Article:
1. United States
The Esselen Tribe of Monterey County has reclaimed ancestral lands in Northern California after closing a $4.5 million deal with Western Rivers Conservancy. The small tribe lived on the Big Sur coast and the Santa Lucia Mountains for thousands of years before Spanish explorers set up missions in the 1700s. For centuries, they’ve been landless.
The conservancy acquired 1,200 acres in Big Sur with the hope of finding an environmentally conscious steward. The property’s giant redwoods and river make it a key breeding site for two vulnerable species: the California condor and the south-central California coast steelhead. “We are going to conserve it and pass it on to our children and grandchildren,” Tom Little Bear Nason, tribal chairman, told The Mercury News. “Getting this land back gives privacy to do our ceremonies. It gives us space and the ability to continue our culture without further interruption.” (CNN, The Mercury News)
Why We Wrote This
This is more than feel-good news – it's where the world is making concrete progress. A roundup of positive stories to inspire you.
2. El Salvador
In a landmark case for transgender Salvadorans, three police officers have been found guilty of the 2019 murder of Camila Diaz. The court sentenced each officer to 20 years in prison for aggravated homicide, marking El Salvador’s first conviction for the murder of a transgender person. About 600 LGBTQ people have been killed in the conservative country since 1993, according to advocates, but the cases rarely go to trial and had never ended in a conviction.
Although the prosecutor’s office did not classify the attack as a hate crime, activists consider the ruling a major development for the country. “It sends a strong signal that anti-trans and more generally anti-LGBT violence is not going to be tolerated in the country,” said Cristian Gonzalez, a researcher at Human Rights Watch. (Thomson Reuters Foundation)
3. Costa Rica
Costa Rica is the first tropical forest country to stop and reverse its deforestation problem. In the late 1980s, as much as half of Costa Rica’s forests had been cut by loggers. Unlike its neighbors, the small Central American country has regrown most of the land. It did so by pairing a ban on deforestation with payments for ecosystem services, financed mainly by a fossil fuel tax. The program pays farmers to protect watersheds and biodiversity or capture carbon dioxide. Over the past 20 years, the government has paid $500 million to landowners, and it’s how many farmers in Costa Rica make an income. “We have learned that the pocket is the quickest way to get to the heart,” says Carlos Manuel Rodríguez, minister for environment and energy. (CNN)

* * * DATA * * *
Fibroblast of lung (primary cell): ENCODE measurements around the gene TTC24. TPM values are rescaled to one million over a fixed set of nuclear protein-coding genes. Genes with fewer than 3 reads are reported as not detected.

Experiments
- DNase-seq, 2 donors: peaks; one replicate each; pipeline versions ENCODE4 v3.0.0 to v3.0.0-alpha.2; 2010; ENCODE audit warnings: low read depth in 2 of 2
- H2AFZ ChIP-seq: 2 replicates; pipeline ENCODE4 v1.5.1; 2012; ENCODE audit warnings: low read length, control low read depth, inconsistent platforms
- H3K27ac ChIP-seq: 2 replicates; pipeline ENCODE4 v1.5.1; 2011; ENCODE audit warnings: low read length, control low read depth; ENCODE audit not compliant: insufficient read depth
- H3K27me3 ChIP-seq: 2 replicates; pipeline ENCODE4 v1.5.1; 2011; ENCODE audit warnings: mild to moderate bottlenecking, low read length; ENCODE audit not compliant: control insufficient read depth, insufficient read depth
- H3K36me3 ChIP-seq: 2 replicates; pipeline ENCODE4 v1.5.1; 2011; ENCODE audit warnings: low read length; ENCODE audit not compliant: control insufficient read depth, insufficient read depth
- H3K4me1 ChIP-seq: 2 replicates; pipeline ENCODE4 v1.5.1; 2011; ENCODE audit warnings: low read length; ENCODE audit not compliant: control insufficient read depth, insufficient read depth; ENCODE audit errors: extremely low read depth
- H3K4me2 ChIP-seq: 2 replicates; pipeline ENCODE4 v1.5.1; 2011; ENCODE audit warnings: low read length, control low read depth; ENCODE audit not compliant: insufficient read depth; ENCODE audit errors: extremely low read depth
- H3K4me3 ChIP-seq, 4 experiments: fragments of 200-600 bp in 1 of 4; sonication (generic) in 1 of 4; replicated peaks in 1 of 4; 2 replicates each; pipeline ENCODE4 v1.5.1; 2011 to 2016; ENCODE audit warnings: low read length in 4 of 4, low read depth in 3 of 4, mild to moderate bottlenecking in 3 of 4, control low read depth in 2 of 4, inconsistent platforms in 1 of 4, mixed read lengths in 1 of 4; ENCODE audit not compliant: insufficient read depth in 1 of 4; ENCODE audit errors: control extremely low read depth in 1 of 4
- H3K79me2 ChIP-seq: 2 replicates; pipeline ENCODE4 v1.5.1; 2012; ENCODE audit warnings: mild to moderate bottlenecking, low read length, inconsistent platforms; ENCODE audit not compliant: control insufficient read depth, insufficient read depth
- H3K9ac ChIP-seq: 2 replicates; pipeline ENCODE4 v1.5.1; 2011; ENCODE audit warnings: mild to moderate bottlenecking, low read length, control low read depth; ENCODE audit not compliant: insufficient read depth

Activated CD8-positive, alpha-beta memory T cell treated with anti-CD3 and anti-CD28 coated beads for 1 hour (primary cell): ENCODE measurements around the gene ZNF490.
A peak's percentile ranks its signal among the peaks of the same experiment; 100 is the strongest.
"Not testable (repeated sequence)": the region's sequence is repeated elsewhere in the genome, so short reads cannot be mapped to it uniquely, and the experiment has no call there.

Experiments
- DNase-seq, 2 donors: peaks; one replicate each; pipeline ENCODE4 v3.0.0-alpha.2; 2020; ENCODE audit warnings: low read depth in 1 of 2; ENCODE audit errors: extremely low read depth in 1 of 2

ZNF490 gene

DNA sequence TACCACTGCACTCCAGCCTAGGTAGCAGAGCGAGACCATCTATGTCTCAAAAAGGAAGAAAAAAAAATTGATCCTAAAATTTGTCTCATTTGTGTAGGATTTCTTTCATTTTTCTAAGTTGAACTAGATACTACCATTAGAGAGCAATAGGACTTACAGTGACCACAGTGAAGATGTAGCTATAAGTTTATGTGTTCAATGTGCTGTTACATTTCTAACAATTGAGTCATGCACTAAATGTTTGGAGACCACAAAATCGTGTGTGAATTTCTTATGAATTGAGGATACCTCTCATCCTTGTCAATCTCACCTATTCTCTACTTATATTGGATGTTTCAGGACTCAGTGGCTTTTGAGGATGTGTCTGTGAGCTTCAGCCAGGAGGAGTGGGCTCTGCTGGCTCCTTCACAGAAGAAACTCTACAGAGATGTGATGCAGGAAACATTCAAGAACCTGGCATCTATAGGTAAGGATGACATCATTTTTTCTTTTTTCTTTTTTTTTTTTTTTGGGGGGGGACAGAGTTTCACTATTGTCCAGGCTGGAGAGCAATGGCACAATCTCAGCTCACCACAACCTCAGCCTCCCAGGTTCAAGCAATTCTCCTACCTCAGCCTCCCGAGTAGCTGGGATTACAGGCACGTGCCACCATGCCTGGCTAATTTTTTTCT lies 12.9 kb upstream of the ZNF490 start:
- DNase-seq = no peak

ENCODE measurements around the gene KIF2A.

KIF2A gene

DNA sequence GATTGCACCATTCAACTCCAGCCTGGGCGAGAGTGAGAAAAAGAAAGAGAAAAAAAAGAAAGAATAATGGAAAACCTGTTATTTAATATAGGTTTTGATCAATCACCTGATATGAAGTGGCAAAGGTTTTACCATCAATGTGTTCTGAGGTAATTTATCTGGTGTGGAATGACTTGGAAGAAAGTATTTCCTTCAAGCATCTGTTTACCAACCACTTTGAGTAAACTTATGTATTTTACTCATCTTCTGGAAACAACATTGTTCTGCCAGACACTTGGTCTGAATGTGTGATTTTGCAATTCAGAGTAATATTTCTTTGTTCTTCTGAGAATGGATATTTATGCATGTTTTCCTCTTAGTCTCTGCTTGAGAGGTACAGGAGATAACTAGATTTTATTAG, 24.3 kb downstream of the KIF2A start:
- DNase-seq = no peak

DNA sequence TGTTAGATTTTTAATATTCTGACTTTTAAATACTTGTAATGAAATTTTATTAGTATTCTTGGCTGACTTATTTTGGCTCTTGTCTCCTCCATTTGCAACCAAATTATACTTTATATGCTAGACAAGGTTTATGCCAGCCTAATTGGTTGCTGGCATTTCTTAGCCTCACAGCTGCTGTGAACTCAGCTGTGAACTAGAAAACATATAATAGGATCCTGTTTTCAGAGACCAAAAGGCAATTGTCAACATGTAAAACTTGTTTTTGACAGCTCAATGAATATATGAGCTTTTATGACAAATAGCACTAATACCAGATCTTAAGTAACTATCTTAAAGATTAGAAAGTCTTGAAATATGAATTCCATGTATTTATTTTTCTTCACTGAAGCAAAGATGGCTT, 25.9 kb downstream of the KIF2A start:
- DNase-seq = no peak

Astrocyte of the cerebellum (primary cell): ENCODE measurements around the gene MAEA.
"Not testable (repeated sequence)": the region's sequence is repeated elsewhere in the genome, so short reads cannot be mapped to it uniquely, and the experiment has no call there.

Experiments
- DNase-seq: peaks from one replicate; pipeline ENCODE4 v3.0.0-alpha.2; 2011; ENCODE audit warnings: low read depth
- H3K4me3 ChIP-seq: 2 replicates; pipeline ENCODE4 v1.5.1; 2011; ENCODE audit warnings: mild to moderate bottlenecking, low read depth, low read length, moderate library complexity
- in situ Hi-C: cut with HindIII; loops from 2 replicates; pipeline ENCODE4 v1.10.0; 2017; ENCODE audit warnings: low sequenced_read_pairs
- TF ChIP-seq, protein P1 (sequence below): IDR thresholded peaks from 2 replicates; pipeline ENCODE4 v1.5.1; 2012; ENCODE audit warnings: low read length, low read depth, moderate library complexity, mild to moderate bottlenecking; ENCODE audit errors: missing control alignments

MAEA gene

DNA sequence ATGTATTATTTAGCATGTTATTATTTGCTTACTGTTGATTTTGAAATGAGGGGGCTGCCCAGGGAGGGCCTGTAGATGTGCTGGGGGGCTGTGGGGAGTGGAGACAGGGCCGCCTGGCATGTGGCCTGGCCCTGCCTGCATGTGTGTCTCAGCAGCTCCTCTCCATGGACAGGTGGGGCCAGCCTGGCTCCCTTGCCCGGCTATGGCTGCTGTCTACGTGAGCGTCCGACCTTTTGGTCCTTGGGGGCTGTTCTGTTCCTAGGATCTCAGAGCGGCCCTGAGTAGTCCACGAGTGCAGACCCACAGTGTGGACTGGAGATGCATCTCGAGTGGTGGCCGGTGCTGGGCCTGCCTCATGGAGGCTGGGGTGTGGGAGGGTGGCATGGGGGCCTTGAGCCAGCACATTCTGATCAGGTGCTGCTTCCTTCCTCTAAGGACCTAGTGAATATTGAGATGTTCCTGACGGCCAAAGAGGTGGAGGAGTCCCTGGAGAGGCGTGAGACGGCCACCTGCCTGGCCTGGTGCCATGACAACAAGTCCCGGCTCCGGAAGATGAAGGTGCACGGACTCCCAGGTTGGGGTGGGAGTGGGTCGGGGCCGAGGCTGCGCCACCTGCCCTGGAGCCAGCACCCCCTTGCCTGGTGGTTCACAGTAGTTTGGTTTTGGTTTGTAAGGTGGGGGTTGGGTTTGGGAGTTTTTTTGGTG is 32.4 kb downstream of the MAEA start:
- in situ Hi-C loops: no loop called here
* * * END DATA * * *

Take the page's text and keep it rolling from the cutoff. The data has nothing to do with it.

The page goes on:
A Kenyan village led by environmental activist Phyllis Omido won a $12 million civil lawsuit accusing a lead-acid battery recycling plant of exposing the nearby community to lead poisoning. The money will be paid by government agencies found to be negligent and the directors of the since-shuttered smelting plant. Ms. Omido worked at Metal Refinery EPZ in 2009, but left after the company failed to acknowledge the troubling findings of an environmental impact assessment. Despite pressure – or outright threats – from co-workers, authorities, and family to drop the cause, she kept campaigning on behalf of families impacted by toxic waste smelting. At least 10 smelters have closed in Kenya as a result of Ms. Omido’s grassroots activism, and in addition to the $12 million payout, the judge has ordered the government to clean the affected community, Owino Uhuru, within four months. (BBC, CNN)
Dozens of traditional leaders in Botswana will learn how to combat gender violence in their communities through a collaboration among Botswana’s government, the tribal administration, and the United Nations Development Program. In a country where nearly 70% of women have experienced physical or sexual abuse, experts say it’s essential to get buy-in from traditional leaders, who can then help other men unlearn bad habits and become better advocates for women. Chiefs like Puso Gaborone of the Batlokwa tribe will receive training on conflict resolution, addressing marital disputes, and reporting violent behavior. “No elements of traditional culture condone violence,” said Mr. Gaborone. “Dikgosi [chiefs] are essential stakeholders in addressing issues of violence in communities, and in bringing perpetrators to book.” (Thomson Reuters Foundation)
Rare footage of three tigers roaming through a western Thailand forest is offering conservationists hope that the endangered species is making progress. This is the first sighting by the area’s camera traps in four years. There are an estimated 160 wild Indochinese tigers left in Thailand, where they face the threat of poaching, and the total global population may only be around 350, according to the World Wildlife Fund. There are about 3,900 tigers left in the wild, including the more widely known Bengal and Siberian tigers. “The next important step for us is that we have to try and make the connecting routes of each forest area accommodating for them, in order for the tigers to roam safely,” said Kritsana Kaewplang, country director for conservation group Panthera in Thailand. (Reuters)